VLAC Virtual Learning Academy
Oakland County, MI, 48328, US
When it comes to home schooling your child, what's the best curriculum to use? How do you keep your him or her on track? Where can you find help?
These are just some of the questions parents might have when deciding whether or not to home school their child. But with a little bit of guidance and support, parents can successfully teach their students at home. And that's where the Virtual Learning Academy Consortium, also known as VLAC, comes in.
This high-quality, tuition-free, home-based learning program has been offering students an alternative educational option since 2012. VLAC, which is open for kids in kindergarten through grade 12, was one of the first three programs to launch virtual learning for elementary students in the state of Michigan Ñ and it has been providing families the tools they need to successfully home school their children ever since.
"We are an outreach to families who want to do home-based learning," says Julie Alspach, Ed.S., online learning program administrator of VLAC.
Many families choose to home school their children because their kids need a more flexible schedule Ñ whether it's because of health issues or involvement in high-commitment athletic activities or other extracurriculars that call for a different pace in learning. But for those parents, it can be tough to know where to begin.
"We get a lot of people that say, 'I wanted to home school but I just didn't know how.' We'll show you the how," she says.
VLAC partners with public school districts throughout the state of Michigan, including districts in Livingston, Oakland, Washtenaw and Wayne counties.
"We span six counties, and I have partnerships with 60 school districts," Alspach says.
Parents must enroll their child in a local school district that is a VLAC member. Kids will receive a report card from their local school district, too. Open enrollment takes place from late April through the Friday after Labor Day. If your child's local school isn't a VLAC member, there's still an option. "We have districts that even will allow schools of choice in or out of the county," she says.
While learners at all levels are able to enroll, VLAC does conduct a placement exam for its students to ensure they are being placed at the correct level of education.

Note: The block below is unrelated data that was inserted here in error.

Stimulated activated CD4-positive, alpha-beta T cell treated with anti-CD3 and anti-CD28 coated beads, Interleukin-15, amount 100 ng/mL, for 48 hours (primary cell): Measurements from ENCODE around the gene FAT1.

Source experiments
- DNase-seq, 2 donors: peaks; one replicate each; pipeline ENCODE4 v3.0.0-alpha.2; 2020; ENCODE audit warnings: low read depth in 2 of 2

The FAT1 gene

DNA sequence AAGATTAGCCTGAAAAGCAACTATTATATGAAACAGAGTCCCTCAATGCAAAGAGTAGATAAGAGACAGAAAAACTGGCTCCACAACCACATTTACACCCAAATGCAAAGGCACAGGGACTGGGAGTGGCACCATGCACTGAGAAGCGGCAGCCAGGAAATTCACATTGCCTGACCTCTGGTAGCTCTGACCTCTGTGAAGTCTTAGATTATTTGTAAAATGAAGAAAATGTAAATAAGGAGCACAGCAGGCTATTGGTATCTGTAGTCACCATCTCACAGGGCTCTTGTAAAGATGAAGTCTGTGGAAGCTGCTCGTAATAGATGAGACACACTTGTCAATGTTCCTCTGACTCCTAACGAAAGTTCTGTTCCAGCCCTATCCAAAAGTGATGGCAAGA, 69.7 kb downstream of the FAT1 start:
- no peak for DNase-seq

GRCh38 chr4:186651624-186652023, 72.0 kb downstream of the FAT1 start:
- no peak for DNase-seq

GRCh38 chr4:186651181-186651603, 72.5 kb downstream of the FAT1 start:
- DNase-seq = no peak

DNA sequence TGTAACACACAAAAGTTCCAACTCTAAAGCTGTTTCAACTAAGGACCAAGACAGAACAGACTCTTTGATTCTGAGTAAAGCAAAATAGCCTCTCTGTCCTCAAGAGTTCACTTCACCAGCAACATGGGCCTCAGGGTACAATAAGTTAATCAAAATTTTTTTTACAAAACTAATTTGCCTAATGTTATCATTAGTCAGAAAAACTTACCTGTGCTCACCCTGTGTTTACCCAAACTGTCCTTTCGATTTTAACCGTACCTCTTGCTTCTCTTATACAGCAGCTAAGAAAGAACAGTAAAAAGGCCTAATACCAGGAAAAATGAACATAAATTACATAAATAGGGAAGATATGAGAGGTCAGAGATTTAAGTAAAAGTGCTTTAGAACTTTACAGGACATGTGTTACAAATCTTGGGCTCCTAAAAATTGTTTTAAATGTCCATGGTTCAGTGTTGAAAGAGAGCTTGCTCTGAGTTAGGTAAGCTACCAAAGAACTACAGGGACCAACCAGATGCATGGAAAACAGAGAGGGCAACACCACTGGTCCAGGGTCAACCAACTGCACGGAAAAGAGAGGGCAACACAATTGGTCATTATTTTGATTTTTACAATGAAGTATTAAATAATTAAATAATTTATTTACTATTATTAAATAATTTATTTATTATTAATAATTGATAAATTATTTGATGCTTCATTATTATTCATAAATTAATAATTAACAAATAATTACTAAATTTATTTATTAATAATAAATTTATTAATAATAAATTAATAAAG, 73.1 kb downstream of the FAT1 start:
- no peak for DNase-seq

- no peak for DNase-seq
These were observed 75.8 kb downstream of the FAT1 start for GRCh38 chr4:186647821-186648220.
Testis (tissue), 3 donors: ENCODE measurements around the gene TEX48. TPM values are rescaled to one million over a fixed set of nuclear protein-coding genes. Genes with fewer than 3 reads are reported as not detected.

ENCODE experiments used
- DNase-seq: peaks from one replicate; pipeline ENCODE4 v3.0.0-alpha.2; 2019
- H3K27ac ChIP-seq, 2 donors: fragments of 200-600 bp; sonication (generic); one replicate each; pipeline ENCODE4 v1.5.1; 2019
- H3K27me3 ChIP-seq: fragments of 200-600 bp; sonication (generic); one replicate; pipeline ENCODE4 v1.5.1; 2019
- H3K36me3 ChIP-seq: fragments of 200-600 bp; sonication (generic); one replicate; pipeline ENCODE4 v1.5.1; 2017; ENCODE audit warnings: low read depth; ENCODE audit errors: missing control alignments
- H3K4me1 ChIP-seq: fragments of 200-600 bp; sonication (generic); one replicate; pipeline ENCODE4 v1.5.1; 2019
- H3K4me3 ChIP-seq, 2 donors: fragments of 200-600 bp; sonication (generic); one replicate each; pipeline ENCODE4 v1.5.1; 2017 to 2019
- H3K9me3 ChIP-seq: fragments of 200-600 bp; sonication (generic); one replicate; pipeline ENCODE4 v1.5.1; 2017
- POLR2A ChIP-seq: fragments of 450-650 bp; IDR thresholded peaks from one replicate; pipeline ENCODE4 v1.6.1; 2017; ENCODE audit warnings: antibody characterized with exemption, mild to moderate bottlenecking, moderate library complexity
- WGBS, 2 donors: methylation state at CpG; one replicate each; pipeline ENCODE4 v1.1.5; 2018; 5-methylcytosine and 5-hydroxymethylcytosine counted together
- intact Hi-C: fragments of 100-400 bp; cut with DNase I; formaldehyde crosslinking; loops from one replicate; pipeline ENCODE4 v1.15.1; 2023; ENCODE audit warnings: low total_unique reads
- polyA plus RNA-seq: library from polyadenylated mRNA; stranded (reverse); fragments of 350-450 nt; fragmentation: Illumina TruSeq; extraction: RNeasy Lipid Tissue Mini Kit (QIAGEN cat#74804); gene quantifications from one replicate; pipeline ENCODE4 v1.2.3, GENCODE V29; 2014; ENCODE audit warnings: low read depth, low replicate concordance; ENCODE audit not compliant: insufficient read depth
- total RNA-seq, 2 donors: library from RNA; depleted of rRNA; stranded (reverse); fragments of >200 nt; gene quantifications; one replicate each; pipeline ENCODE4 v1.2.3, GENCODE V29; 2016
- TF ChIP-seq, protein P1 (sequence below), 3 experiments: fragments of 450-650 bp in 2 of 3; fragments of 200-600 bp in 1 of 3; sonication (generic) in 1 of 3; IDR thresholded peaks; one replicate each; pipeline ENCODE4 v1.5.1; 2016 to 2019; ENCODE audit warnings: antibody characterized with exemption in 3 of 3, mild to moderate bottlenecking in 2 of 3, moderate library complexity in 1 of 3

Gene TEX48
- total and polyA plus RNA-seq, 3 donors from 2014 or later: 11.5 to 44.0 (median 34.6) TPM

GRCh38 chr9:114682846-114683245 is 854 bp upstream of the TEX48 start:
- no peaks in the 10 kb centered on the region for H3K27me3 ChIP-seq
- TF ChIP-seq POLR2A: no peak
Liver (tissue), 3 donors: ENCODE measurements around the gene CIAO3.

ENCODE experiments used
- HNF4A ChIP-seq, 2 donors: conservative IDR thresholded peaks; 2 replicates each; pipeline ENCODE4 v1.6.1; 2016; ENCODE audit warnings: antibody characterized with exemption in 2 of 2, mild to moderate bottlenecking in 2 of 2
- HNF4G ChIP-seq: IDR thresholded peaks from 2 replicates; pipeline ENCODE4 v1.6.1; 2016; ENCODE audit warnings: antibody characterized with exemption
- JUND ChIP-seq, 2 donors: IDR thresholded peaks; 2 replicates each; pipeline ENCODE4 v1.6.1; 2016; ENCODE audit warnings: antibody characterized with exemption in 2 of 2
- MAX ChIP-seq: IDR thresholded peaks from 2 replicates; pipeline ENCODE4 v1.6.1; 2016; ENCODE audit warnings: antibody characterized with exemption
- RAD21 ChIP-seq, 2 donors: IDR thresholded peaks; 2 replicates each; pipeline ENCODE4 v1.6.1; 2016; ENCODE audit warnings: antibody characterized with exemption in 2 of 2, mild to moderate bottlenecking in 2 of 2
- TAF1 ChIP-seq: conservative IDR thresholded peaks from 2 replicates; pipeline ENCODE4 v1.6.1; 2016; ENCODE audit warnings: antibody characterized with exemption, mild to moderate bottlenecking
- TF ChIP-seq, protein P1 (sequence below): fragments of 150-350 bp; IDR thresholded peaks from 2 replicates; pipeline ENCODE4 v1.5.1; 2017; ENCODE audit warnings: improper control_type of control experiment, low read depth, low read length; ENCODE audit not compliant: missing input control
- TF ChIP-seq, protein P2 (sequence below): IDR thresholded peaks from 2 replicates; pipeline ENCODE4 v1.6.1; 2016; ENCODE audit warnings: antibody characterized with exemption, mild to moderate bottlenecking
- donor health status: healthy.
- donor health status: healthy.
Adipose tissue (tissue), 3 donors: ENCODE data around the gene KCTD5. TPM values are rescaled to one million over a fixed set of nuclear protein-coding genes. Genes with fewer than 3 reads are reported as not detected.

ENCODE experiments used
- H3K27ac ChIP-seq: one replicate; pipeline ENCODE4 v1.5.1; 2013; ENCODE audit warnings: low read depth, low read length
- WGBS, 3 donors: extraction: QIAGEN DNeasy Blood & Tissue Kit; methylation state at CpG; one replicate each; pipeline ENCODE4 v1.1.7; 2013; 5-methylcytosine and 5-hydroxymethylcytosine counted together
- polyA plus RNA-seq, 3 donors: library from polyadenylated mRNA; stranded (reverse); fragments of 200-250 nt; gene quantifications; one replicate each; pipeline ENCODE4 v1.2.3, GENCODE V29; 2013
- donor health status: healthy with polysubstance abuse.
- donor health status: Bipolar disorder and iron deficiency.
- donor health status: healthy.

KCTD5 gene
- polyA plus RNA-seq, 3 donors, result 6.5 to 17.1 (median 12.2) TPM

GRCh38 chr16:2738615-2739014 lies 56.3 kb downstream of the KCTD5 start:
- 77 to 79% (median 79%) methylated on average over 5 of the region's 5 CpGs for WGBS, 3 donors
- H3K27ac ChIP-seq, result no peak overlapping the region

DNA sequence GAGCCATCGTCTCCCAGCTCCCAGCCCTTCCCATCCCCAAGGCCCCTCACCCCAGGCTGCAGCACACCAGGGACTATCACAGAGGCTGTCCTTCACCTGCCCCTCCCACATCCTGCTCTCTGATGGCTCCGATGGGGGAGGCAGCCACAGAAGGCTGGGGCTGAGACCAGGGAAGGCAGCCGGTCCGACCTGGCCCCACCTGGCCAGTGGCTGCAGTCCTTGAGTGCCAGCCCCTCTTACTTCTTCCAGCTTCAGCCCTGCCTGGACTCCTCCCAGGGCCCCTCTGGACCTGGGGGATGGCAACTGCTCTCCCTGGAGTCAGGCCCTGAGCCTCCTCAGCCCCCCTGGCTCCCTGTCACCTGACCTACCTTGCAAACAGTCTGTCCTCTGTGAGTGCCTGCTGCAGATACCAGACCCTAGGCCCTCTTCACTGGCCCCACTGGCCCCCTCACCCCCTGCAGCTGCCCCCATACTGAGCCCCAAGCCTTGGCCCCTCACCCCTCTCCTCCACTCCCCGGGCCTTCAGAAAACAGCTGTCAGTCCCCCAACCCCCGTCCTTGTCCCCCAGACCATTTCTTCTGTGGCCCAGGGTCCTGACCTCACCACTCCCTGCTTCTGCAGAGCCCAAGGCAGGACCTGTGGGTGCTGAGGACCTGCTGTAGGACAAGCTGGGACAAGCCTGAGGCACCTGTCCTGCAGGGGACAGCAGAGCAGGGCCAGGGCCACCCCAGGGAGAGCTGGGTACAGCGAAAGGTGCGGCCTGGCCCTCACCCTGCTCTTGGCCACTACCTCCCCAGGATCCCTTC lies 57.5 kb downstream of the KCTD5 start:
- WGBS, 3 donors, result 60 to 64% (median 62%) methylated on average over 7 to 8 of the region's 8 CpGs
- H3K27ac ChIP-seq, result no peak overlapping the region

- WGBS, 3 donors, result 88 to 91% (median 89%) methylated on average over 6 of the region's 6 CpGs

Once enrolled, students are given Chromebooks and internet access to complete their course-related work and to be able to communicate with VLAC staff. Books are sent to their homes, as well, she adds.
Students learn the Calvert Education curriculum, which is a research-based, standards-aligned program with an emphasis on communication, critical thinking and problem-solving. Parents are provided pre-planned lessons to help their child succeed Ñ all while enjoying a flexible schedule at home.
"I think it's important to point out that it's an aligned curriculum that's rigorous," Alspach says. Students are getting the same education through VLAC but they are doing it in a different way than the traditional classroom setting.
Seven mentor teachers are on the VLAC staff, and each teacher is assigned to roughly 40 students Ñ similar to the size of a typical classroom.
And instead of focusing on timestamps, VLAC is focusing on a student's weekly progress. "Nobody is expecting you to do math at 10 a.m. every day, but we expect you to do five math lessons a week," Alspach says.
And that sort of flexibility can really benefit kids who haven't necessarily thrived in a typical classroom setting.
"If you want to do this, but you don't know how," this is the option for you, she adds. "We've got the lessons planned. All you need to do it sit down and focus on sharing that learning journey with your child."
For more information on the Virtual Learning Academy Consortium or details on open enrollment, visit the Virtual Learning Academy Consortium website or call 248-209-2071.